Discussion in '"Boat Anchor" & Classic Equipment' started by W9GB, Dec 3, 2018.
So it would seem. Nice duds though!
So the fork-lift holes in the side of the box were caused by the sender? Hmmmm ... UPS didn't think so at least
The radio had been shipped in 100% original triple shipping cartons as it came from the factory. That was a huge factor in the determination.... that, and the gaping hole in the side of the box that went all the way to the radio.
Your original reply failed to mention this...
Has anyone requested the callsign of this supposed "technician"? I have been tempted a few times but their prices were just a bit high on some items. Too bad, that would have been a nice radio.
"Ham & HiFi" is owned/run by Ethan KG7LOV.
I believe his "technician" is/was Don W7SSB.
I've never bought anything from them, but the Kenwood shown which "caught on fire" would be a good deal for somebody if it really goes for the scrap price shown. The photos don't show any fire damage; maybe they were taking "pre-testing."
Not much flammable in there...my first guess was something shorted the power supply and the transformer went out in a blaze, which would probably only happen if a bigger than specified power line fuse was installed.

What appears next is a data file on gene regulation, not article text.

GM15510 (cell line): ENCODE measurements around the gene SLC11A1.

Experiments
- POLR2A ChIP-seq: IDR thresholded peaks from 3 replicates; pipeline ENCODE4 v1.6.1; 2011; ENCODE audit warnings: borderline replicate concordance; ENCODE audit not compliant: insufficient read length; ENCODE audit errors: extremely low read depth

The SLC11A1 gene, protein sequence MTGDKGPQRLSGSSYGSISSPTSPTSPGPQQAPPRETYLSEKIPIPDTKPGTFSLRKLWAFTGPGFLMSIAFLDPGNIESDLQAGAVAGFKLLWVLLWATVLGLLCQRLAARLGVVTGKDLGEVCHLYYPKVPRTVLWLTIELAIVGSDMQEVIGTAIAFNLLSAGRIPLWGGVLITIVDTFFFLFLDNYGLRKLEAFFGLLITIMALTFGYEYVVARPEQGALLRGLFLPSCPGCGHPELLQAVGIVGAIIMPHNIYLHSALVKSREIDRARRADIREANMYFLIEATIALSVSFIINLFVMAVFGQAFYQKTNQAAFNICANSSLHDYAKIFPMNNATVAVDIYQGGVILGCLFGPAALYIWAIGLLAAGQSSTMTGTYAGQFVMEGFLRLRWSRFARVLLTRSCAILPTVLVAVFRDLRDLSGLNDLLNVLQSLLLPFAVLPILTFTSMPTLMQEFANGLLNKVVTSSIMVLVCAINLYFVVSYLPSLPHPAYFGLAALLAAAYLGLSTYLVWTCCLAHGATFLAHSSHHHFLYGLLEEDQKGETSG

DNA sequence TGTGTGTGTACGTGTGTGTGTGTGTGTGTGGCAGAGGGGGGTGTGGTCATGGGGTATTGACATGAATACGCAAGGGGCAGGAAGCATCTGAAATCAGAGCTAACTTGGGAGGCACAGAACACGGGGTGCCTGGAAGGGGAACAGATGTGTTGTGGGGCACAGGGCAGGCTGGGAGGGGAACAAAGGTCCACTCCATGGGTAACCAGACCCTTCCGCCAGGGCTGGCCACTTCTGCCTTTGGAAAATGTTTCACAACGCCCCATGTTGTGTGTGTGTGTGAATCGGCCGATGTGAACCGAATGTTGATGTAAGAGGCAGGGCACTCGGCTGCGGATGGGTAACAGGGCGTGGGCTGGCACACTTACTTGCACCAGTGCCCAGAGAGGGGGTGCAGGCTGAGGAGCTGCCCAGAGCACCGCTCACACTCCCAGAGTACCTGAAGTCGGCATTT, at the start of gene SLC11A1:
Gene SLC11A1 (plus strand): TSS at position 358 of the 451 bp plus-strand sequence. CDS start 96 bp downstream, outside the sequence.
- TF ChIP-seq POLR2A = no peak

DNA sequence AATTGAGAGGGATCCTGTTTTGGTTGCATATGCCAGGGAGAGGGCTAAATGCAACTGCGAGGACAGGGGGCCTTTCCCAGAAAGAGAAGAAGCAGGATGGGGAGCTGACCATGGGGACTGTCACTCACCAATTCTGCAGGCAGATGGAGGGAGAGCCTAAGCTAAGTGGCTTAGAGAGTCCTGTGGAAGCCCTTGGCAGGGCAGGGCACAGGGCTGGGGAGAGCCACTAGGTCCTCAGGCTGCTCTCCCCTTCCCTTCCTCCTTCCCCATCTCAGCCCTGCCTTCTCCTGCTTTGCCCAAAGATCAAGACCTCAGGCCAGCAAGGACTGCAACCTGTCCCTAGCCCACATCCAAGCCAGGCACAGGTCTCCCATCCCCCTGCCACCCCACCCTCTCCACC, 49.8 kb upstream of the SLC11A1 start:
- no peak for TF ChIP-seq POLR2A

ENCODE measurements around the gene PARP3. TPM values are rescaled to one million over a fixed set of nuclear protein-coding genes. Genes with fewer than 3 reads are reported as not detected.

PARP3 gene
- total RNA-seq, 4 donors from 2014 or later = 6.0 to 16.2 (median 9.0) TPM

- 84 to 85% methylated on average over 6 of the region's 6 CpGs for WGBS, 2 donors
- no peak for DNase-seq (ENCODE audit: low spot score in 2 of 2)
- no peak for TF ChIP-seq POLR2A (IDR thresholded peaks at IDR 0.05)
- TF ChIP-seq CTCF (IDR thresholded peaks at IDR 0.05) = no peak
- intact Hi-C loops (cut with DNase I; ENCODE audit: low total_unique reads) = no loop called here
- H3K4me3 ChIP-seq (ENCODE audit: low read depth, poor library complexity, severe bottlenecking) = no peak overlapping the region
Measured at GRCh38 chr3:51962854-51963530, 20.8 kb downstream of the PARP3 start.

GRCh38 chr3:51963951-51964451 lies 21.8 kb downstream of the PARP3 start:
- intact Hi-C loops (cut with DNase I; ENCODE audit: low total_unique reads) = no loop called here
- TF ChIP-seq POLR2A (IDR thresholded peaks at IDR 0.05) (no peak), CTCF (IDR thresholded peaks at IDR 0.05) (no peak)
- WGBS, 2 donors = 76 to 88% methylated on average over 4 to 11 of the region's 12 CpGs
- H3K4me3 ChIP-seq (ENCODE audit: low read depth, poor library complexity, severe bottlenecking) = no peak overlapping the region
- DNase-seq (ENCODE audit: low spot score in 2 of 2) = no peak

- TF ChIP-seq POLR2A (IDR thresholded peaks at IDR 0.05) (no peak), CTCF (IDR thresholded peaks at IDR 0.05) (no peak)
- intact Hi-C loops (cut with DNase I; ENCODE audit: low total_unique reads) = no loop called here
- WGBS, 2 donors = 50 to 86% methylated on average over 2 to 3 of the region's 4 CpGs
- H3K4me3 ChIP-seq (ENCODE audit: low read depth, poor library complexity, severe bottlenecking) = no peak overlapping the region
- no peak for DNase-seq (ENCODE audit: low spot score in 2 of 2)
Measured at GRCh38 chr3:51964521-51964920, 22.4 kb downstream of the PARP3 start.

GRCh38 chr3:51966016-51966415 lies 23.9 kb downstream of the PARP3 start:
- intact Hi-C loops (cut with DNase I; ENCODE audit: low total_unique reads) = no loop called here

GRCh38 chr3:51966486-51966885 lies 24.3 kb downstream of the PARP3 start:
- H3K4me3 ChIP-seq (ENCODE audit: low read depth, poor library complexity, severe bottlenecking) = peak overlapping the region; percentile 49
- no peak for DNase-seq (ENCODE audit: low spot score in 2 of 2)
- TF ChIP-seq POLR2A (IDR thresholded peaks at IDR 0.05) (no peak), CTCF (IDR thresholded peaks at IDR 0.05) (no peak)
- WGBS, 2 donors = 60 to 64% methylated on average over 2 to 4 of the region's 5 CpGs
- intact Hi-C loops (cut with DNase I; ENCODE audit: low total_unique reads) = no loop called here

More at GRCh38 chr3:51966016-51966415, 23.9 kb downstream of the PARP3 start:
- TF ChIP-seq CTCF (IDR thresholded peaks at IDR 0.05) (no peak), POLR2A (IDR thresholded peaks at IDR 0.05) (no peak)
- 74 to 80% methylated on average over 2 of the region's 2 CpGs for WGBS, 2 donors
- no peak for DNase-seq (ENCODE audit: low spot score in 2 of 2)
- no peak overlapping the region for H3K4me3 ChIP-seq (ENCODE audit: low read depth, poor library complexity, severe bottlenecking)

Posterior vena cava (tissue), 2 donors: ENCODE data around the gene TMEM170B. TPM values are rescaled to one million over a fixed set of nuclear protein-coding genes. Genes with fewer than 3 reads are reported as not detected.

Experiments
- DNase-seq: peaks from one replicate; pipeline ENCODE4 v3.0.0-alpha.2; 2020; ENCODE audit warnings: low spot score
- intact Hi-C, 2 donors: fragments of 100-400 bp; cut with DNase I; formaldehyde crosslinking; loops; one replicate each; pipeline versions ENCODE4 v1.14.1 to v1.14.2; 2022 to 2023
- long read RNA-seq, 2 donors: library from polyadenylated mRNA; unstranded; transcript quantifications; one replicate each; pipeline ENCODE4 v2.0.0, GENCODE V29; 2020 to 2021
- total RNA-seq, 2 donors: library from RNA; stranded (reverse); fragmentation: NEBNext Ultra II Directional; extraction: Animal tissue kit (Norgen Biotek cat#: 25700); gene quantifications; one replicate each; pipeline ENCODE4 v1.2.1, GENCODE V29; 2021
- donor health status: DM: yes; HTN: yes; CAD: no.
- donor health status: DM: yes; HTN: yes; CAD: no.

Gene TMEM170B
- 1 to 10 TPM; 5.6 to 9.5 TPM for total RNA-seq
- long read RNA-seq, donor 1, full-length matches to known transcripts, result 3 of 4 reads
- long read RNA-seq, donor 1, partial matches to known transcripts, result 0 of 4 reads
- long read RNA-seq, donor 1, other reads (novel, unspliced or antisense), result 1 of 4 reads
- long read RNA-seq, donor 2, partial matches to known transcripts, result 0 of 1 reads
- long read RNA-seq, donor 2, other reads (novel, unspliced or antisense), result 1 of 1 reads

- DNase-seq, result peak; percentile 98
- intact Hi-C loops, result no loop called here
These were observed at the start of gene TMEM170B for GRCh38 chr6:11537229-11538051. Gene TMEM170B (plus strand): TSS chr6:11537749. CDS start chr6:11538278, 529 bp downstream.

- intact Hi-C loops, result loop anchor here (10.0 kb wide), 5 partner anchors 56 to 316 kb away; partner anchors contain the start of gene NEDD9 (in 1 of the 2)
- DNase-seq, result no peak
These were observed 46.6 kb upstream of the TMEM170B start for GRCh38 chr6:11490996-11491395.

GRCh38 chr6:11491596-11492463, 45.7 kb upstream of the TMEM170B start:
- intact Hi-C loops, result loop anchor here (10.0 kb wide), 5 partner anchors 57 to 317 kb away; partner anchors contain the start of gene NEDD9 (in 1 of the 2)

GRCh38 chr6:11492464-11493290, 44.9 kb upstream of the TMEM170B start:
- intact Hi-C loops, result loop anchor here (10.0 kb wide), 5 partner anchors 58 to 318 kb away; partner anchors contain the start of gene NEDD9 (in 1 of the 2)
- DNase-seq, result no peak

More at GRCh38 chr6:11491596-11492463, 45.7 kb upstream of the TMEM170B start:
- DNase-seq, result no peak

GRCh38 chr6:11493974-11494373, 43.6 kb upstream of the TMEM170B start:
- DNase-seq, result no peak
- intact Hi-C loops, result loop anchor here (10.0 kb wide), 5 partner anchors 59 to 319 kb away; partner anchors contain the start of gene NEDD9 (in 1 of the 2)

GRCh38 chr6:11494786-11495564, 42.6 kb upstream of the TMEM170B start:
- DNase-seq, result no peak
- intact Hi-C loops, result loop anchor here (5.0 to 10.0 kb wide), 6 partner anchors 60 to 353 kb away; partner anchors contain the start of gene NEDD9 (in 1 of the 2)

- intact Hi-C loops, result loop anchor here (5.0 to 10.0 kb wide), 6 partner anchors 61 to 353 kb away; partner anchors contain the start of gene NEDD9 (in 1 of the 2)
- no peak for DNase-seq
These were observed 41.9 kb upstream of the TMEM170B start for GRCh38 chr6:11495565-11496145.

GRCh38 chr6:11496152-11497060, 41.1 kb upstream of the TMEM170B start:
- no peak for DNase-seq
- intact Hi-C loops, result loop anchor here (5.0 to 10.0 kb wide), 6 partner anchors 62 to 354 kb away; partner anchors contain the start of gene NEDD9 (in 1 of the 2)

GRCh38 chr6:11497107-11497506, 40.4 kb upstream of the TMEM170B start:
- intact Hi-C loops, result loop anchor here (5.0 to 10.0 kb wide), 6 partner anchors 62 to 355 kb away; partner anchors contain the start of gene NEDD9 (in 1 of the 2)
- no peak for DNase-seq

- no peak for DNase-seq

I could filter caps smoking, that could be an expensive fix.
I saw a receiver for sale cheap as-is. No receive on ebay. Looked at the pictures. Sure enough, the accy dummy plug was missing, which contains a jumper that is used to defeat the muting feature. Was very tempted to pay the cheap price but decided I didn't really need it.
It could be, but my guess is that someone tried to load it up with he wrong hand selected. That would smoke the cathode resistors... more smoke than fire. Caps and resistors are cheap and easy.
If the transformer burned, well, that becomes a different animal to repair. Fire extinguisher powder is insult on top of injury.
CO2 (better) or Halon (more better) is recommended for electrical shop work.
Isn't Halon banned here?
It was still available for aviation and sensitive electronics a few years back. I've got a tank in my shop that the company down the street will still service if needed.
This from Wiki (as far as that info can be trusted):
While the production of Halon ceased on January 1, 1994, under the Clean Air Act, it is still legal to purchase and use recycled Halon and Halon fire extinguishers. In fact, the FAA continues to recommend Halon fire extinguishers for aircraft.
Halon is a bit expensive, so CO2 may be the choice today for us regular folks. My feeling is that while dry chemical extinguishers are fine objects, their use on electronics is a death sentence to the piece of gear they get discharged into... although I could be over-reacting on this point... just clean in all up and keep on going...